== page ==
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Epidemiology. 2012 Jul;23(4):594-606. doi: 10.1097/EDE.0b013e3182572795.

Ambient temperature and cardiorespiratory morbidity: a systematic review and meta-analysis.

Author information

1
School of Public Health and Social Work, Institute of Health and Biomedical Innovation, Queensland University of Technology, Brisbane, Australia.

Abstract

BACKGROUND:

The effect of extreme temperature has become an increasing public health concern. Evaluating the impact of ambient temperature on morbidity has received less attention than its impact on mortality.

METHODS:

We performed a systematic literature review and extracted quantitative estimates of the effects of hot temperatures on cardiorespiratory morbidity. There were too few studies on effects of cold temperatures to warrant a summary. Pooled estimates of effects of heat were calculated using a Bayesian hierarchical approach that allowed multiple results to be included from the same study, particularly results at different latitudes and with varying lagged effects.

RESULTS:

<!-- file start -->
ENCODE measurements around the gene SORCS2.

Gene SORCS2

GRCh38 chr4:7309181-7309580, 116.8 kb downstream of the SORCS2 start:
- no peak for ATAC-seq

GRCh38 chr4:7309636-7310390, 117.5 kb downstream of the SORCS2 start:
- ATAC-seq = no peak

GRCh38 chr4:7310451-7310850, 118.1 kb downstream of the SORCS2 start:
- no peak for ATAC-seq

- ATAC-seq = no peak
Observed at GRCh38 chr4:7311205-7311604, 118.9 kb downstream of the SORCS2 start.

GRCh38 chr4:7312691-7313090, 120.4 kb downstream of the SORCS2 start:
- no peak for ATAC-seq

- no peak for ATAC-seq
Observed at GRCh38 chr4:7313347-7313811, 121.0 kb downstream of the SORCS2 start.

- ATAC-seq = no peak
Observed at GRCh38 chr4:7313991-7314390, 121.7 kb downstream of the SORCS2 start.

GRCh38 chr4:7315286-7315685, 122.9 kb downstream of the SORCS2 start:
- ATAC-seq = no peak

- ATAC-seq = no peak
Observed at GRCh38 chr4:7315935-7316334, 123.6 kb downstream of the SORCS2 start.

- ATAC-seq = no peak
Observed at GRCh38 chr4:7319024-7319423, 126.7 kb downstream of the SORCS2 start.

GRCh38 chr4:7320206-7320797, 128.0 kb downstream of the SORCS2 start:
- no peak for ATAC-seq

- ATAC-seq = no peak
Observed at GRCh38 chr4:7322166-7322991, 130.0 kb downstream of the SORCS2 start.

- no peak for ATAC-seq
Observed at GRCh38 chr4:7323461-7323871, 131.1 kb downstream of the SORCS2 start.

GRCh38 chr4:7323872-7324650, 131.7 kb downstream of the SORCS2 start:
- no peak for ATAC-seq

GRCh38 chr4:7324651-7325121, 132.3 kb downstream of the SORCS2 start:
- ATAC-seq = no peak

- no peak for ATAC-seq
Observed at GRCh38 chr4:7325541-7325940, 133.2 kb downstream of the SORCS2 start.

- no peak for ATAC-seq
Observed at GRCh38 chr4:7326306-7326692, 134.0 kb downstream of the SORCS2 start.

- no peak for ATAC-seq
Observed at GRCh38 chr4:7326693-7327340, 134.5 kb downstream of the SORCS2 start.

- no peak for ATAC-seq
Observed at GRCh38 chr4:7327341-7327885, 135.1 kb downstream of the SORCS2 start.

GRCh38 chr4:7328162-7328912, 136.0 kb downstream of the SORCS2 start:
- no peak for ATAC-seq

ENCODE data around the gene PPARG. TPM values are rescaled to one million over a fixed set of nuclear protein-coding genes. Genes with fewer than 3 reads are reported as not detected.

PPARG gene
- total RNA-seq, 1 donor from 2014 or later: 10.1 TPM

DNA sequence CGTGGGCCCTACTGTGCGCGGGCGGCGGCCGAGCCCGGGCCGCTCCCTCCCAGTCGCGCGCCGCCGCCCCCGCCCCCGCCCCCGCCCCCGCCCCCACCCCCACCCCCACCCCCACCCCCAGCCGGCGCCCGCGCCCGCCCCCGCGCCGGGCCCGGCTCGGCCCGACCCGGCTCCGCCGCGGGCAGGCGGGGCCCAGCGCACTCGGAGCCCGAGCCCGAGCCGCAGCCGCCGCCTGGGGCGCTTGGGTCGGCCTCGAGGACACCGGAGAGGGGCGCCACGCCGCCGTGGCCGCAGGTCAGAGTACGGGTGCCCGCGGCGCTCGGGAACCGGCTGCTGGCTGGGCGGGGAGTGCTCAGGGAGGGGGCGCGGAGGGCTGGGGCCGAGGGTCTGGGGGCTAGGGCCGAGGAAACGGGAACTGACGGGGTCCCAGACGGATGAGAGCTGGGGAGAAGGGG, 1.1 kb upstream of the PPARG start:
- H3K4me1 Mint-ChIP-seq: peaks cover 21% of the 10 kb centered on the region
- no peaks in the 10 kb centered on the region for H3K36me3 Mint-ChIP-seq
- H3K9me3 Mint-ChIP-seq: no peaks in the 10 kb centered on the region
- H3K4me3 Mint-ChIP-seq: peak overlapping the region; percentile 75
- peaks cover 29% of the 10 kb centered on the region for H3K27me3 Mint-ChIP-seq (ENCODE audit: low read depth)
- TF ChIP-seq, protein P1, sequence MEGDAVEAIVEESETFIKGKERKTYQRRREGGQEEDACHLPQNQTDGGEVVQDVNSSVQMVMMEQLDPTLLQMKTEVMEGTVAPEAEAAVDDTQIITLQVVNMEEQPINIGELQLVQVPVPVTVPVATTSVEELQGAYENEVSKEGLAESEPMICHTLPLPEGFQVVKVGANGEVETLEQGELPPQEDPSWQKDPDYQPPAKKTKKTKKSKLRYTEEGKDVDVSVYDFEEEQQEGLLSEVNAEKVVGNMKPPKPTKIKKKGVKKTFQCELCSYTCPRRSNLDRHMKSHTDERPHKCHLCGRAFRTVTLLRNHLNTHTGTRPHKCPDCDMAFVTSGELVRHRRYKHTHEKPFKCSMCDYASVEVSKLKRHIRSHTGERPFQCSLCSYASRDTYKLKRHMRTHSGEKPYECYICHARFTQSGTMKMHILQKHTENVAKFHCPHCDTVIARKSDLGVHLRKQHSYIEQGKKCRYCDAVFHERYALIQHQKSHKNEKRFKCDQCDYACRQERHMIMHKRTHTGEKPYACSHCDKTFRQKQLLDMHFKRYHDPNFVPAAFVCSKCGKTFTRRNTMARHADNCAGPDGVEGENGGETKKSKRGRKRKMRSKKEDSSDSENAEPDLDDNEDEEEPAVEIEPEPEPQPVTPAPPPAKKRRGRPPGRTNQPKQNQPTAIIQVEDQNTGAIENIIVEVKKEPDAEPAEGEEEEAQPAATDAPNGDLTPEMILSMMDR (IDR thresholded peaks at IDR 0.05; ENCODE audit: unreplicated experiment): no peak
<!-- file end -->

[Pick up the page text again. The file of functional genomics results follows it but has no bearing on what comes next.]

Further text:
Twenty-one studies were included in the final meta-analysis. The pooled results suggest an increase of 3.2% (95% posterior interval = -3.2% to 10.1%) in respiratory morbidity with 1°C increase on hot days. No apparent association was observed for cardiovascular morbidity (-0.5% [-3.0% to 2.1%]). The length of lags had inconsistent effects on the risk of respiratory and cardiovascular morbidity, whereas latitude had little effect on either.

CONCLUSIONS:

The effects of temperature on cardiorespiratory morbidity seemed to be smaller and more variable than previous findings related to mortality.

PMID:
22531668
DOI:
10.1097/EDE.0b013e3182572795
[Indexed for MEDLINE]

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